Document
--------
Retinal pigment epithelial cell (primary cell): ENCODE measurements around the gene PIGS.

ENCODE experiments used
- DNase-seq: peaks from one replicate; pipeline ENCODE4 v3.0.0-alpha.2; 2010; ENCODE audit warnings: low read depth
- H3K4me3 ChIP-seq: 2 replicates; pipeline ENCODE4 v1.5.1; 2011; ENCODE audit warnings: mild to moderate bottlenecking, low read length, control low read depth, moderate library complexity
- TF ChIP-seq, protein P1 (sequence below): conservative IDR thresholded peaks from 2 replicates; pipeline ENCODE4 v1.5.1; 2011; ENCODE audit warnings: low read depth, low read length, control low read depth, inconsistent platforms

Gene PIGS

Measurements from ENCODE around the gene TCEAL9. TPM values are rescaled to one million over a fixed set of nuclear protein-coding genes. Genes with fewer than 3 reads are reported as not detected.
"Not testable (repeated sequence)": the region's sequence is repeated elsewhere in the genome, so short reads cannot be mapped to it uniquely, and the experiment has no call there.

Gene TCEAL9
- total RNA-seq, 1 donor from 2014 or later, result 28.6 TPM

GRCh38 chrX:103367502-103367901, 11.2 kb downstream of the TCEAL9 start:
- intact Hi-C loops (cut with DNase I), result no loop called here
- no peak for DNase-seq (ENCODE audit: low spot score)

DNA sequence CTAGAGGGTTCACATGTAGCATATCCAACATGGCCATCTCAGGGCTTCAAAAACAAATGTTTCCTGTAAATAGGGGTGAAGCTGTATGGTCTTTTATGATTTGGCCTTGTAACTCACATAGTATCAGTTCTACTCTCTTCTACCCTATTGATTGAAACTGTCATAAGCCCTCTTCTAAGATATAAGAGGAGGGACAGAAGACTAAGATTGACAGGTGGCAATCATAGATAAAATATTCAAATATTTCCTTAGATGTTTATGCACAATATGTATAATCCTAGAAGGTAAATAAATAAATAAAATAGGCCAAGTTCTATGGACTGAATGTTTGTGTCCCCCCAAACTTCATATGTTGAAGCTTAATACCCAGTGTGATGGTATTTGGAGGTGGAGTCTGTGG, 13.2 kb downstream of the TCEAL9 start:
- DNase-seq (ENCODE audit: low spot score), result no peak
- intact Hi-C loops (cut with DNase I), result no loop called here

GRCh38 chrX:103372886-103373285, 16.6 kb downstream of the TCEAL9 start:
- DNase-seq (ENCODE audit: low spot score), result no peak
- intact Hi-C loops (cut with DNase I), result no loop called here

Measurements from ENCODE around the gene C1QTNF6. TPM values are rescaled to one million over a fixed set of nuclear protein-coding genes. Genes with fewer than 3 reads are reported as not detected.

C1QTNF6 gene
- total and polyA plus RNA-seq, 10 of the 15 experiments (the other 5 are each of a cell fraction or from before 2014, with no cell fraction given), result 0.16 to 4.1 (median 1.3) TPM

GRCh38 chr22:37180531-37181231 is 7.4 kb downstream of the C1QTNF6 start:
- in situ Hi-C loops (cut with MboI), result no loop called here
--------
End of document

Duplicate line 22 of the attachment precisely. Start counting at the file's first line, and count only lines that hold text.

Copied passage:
- total and polyA plus RNA-seq, 10 of the 15 experiments (the other 5 are each of a cell fraction or from before 2014, with no cell fraction given), result 0.16 to 4.1 (median 1.3) TPM